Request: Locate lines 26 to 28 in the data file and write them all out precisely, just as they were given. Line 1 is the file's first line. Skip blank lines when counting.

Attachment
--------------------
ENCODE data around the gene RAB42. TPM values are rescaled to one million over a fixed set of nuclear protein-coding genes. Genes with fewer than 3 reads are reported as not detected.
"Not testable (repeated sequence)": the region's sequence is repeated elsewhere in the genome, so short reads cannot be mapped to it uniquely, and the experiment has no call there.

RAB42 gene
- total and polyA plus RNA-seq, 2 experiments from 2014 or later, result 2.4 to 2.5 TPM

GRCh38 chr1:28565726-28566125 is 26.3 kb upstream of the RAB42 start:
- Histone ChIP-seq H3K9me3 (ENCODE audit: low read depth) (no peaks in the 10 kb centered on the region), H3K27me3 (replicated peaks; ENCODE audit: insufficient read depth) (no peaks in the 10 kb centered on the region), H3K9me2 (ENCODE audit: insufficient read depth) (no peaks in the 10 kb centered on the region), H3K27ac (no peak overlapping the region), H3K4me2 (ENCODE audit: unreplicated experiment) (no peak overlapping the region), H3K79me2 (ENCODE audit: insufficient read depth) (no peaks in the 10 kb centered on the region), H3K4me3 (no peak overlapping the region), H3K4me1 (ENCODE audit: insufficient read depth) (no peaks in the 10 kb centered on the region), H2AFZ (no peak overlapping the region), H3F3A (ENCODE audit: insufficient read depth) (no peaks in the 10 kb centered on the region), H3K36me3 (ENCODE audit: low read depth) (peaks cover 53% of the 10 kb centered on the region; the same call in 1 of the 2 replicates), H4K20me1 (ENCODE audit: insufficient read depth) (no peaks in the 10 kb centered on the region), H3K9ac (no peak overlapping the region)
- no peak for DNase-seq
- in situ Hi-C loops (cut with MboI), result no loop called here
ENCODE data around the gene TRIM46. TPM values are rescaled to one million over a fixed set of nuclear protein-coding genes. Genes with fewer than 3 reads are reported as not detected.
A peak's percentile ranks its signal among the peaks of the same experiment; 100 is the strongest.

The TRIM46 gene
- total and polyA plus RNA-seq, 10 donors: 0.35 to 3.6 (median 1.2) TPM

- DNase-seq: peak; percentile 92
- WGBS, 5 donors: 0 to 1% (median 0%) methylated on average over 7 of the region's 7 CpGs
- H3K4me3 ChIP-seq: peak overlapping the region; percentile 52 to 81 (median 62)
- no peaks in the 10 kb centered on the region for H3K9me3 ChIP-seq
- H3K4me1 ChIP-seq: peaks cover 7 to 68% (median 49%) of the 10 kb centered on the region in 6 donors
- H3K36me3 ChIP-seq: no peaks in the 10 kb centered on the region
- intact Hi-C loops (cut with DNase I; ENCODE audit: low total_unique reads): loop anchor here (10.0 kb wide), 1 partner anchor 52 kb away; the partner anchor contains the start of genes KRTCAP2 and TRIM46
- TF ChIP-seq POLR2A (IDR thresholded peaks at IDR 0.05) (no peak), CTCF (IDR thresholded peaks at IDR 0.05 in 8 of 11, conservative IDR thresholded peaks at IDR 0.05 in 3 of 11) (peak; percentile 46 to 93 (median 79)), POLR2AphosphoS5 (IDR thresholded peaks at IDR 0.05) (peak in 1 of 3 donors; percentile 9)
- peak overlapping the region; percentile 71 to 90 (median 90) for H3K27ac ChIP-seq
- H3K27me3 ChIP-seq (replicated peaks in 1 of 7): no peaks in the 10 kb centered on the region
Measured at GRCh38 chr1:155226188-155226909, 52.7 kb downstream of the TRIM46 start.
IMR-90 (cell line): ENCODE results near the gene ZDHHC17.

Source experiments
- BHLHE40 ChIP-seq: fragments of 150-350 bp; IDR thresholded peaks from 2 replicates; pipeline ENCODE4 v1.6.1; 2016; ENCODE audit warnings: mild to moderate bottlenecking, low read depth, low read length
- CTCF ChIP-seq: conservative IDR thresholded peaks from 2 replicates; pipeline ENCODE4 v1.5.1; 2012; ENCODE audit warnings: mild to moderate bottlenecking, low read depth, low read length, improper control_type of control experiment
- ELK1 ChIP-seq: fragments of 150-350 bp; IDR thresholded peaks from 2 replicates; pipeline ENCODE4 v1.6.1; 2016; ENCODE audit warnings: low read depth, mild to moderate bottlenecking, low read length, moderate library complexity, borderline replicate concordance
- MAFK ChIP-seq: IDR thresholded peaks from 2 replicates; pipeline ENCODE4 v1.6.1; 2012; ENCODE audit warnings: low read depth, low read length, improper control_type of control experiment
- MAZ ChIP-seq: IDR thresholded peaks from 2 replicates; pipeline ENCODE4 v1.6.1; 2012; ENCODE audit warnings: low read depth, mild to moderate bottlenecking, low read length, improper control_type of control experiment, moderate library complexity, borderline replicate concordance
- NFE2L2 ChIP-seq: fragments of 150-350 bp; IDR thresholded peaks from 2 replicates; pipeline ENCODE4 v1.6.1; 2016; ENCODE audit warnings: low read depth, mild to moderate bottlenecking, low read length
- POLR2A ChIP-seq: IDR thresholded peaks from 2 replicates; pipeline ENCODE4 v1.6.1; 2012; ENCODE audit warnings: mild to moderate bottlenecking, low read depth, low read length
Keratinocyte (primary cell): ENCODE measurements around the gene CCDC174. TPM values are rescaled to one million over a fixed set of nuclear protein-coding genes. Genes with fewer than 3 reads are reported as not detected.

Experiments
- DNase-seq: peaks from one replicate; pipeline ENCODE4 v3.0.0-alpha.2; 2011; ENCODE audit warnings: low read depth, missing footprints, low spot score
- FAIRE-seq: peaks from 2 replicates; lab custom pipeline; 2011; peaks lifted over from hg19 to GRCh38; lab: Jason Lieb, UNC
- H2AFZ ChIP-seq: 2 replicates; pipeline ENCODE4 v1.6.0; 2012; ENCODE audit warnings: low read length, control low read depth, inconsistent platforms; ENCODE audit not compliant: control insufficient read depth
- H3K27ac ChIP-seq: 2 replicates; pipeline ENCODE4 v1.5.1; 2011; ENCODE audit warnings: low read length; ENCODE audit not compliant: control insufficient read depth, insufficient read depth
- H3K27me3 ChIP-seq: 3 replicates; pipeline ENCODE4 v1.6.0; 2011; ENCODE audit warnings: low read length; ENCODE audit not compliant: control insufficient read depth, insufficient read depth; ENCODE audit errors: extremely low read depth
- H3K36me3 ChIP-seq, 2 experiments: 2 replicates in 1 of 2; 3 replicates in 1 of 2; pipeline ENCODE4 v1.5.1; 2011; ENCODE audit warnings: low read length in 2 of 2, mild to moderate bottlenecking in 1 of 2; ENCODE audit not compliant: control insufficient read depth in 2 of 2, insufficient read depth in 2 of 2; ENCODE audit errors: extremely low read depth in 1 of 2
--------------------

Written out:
- BHLHE40 ChIP-seq: fragments of 150-350 bp; IDR thresholded peaks from 2 replicates; pipeline ENCODE4 v1.6.1; 2016; ENCODE audit warnings: mild to moderate bottlenecking, low read depth, low read length
- CTCF ChIP-seq: conservative IDR thresholded peaks from 2 replicates; pipeline ENCODE4 v1.5.1; 2012; ENCODE audit warnings: mild to moderate bottlenecking, low read depth, low read length, improper control_type of control experiment
- ELK1 ChIP-seq: fragments of 150-350 bp; IDR thresholded peaks from 2 replicates; pipeline ENCODE4 v1.6.1; 2016; ENCODE audit warnings: low read depth, mild to moderate bottlenecking, low read length, moderate library complexity, borderline replicate concordance